26 March 2020, The Tablet

News Briefing: Church in the World

News Briefing: Church in the World

French Catholic Church asked people to light candles a the windows to mark support to healthcare employees.
Christophe Petit Tesson/Maxppp/PA Images

The University of Notre Dame announced that Kathleen McChesney will be this year’s recipient of its Laetare Medal, the most prestigious award given to an American Catholic. McChesney was an executive assistant director of the FBI and has been a leading expert for the Church as it grappled with the clerical sex abuse crisis. In 2002, McChesney helped establish and lead the US bishops’ Office of Child Protection. She is known for emphasizing the need to listen to victim-survivors and setting up independent investigatory bodies.

While virtually all US bishops, heeding the advice of public health officials, have suspended public liturgies indefinitely, Cardinal Raymond Burke, patron of the Knights of Malta, challenged the closure of churches and suspension of liturgies. “In combating the evil of the coronavirus, our most effective weapon is, therefore, our relationship with Christ through prayer and penance, and devotions and sacred worship,” Burke wrote on his website. “That is why it is essential for us, at all times and above all in times of crisis, to have access to our churches and chapels, to the Sacraments, and to public devotions and prayers.” In Fort Worth, Texas, Bishop Michael Olson suspended public liturgies but mandated the distribution of Holy Communion after the Mass to people in their cars. “Communion will be distributed outdoors using the social distancing of a MINIMUM OF SIX FEET,” the bishop’s decree stated. “People are … to wait in their cars until they are beckoned forth by an usher after Mass, one car at a time.” In most dioceses, parishes began live-streaming Masses on quickly launched YouTube channels or Facebook Live.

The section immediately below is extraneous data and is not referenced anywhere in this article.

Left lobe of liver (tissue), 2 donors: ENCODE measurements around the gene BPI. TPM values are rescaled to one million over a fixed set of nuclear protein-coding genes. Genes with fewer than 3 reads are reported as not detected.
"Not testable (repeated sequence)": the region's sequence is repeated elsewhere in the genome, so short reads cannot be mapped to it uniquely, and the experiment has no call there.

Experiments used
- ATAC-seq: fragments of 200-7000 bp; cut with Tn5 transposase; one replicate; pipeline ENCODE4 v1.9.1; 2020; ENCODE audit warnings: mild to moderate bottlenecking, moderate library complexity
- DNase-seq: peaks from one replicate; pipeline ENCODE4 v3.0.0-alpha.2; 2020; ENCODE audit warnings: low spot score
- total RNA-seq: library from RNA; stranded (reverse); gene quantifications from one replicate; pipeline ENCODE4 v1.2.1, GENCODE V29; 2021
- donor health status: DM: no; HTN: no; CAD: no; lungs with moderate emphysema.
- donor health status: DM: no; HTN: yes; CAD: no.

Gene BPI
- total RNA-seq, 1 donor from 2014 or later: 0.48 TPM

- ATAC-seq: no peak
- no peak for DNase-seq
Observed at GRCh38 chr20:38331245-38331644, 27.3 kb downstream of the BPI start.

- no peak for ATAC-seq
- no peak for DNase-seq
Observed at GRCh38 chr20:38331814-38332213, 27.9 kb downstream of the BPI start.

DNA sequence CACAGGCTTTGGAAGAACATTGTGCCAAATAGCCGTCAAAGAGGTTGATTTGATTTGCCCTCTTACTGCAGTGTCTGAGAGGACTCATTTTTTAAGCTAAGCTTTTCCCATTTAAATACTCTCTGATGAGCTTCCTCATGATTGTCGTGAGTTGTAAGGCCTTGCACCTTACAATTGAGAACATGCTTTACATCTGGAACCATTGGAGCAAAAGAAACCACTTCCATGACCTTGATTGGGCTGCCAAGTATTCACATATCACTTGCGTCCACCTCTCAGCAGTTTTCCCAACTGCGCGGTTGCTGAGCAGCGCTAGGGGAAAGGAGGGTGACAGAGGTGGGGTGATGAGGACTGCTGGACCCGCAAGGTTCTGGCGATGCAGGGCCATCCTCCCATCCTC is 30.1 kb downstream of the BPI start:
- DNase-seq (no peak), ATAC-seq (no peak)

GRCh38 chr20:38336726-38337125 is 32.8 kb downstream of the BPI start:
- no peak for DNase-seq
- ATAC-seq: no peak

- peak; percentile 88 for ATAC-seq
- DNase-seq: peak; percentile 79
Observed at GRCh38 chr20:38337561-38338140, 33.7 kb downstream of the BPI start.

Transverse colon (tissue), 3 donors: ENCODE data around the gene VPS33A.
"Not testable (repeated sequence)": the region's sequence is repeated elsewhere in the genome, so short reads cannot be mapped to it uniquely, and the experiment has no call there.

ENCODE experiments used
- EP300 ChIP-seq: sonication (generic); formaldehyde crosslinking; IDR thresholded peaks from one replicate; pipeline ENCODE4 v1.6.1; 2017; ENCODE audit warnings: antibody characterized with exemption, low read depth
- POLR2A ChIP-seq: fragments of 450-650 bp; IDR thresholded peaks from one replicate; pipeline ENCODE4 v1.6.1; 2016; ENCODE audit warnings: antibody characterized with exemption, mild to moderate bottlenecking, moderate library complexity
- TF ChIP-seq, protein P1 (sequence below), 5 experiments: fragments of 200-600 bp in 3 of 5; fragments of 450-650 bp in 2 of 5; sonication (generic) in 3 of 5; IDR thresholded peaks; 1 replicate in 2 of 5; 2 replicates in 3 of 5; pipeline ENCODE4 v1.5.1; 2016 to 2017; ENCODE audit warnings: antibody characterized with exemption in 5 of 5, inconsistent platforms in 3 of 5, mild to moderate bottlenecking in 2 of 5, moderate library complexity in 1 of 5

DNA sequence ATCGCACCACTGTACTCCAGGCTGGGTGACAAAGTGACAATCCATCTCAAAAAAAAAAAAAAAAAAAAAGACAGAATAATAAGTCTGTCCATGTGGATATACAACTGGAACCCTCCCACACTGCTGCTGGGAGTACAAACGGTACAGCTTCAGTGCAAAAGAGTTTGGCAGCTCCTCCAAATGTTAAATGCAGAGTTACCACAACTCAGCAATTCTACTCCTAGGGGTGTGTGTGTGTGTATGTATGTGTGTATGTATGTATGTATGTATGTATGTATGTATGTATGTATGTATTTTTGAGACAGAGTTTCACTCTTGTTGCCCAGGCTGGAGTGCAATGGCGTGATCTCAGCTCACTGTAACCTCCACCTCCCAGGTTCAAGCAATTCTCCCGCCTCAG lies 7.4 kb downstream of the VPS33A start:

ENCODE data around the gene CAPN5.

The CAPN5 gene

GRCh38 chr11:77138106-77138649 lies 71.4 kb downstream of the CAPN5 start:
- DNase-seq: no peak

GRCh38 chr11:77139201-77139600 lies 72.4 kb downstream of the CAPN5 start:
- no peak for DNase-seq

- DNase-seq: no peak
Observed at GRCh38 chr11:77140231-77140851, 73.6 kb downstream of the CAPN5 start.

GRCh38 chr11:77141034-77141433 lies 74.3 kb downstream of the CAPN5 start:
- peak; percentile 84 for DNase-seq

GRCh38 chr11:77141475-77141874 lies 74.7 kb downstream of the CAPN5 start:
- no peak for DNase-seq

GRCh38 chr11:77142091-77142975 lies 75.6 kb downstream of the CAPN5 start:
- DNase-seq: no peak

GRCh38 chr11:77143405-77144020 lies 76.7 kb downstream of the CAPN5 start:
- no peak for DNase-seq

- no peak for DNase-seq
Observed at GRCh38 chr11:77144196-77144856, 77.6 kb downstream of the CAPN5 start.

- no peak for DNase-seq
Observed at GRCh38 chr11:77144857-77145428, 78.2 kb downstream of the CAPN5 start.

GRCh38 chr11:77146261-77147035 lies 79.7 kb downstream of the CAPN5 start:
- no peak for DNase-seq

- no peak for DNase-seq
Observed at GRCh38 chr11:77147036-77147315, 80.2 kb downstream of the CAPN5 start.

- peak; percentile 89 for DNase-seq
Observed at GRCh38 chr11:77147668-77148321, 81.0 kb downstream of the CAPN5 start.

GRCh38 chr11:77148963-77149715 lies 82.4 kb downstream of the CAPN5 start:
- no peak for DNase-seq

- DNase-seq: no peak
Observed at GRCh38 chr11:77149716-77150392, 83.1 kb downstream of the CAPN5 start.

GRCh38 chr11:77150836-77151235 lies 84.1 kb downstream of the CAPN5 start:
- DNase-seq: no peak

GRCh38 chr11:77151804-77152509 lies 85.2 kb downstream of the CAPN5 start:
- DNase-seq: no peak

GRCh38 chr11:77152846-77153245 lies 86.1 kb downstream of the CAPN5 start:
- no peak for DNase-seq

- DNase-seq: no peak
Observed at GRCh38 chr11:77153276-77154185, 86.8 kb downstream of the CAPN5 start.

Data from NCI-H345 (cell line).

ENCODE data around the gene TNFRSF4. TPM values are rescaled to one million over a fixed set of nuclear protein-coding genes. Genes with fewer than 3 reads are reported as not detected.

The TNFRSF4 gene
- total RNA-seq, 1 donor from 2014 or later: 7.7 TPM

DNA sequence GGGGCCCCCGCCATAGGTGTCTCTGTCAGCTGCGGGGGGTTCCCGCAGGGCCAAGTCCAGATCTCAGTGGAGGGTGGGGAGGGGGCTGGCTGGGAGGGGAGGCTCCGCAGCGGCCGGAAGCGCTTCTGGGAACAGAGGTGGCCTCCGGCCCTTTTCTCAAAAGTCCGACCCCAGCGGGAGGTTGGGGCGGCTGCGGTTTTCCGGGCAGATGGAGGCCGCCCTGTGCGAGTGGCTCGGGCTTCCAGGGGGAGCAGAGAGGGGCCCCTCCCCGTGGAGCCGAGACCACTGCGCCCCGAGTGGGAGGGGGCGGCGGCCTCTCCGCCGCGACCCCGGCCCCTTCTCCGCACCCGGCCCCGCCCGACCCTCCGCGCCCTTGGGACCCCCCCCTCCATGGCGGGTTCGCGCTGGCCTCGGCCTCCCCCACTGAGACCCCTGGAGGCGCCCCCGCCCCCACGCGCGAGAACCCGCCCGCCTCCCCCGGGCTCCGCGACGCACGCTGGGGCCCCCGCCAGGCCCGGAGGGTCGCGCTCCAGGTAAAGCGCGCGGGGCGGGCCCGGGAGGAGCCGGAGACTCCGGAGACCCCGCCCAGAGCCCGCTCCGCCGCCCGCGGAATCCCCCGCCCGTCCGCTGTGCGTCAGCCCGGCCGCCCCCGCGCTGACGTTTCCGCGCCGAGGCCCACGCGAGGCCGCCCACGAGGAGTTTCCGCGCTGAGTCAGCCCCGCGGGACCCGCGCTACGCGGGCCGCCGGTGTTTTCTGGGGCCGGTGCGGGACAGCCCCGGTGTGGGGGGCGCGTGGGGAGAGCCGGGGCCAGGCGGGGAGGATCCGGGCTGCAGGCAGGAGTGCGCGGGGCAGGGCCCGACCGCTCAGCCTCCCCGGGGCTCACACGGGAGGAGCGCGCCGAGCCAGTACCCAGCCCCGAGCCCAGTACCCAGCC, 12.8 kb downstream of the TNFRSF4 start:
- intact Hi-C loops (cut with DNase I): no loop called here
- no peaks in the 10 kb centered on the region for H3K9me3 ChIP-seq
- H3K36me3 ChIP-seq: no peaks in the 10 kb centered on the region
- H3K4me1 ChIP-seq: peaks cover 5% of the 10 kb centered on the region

Catholic bishops in Poland have urged their Church to do more to promote the safeguarding of water as a "moral cause", at a time when many parts of the country already run short at certain times of the year. “Poland possesses the lowest stocks of natural water of all European countries,” said Archbishop Wiktor Skworc of Katowice and fellow-prelates from the southern Silesia region. “Added to that, climate change is blurring the borders between seasons, alongside a lack of sufficient rainfall. Agriculture, fruit-farming, transport, tourism and everything connected with these areas of life are suffering as a result". The pastoral message was circulated for Sunday's World Water Day in the heavily industralised, coal-mining Silesia, which includes some of Europe's most polluted districts.

The Pope has expressed solidarity with Croatians, after a Sunday morning earthquake, the worst for 140 years, brought down the spire of Zagreb's Catholic cathedral and left dozens injured and at least one death. The quake, measuring 5.3, also damaged numerous other historic churches in the capital.

Lebanese churches have offered buildings and accommodation for those infected by the coronavirus and needing quarantine. Bishop Michel Aoun of the Maronite diocese of Byblos has made his summer residence available. Fr Fadi Tabet, head of the Shrine of Our Lady of Lebanon in Harissa, has offered the Betania Harissa Hotel – normally used by pilgrims to the shrine – to the Lebanese health authorities. The virus has hit Lebanon’s Jesuit community, with 11 priests testing positive for Covid-19. They are now isolated, each in his own room, in the Jesuit house of Monot, and have started a spiritual retreat marked every evening by prayer and biblical reflection, shared digitally with people outside the community.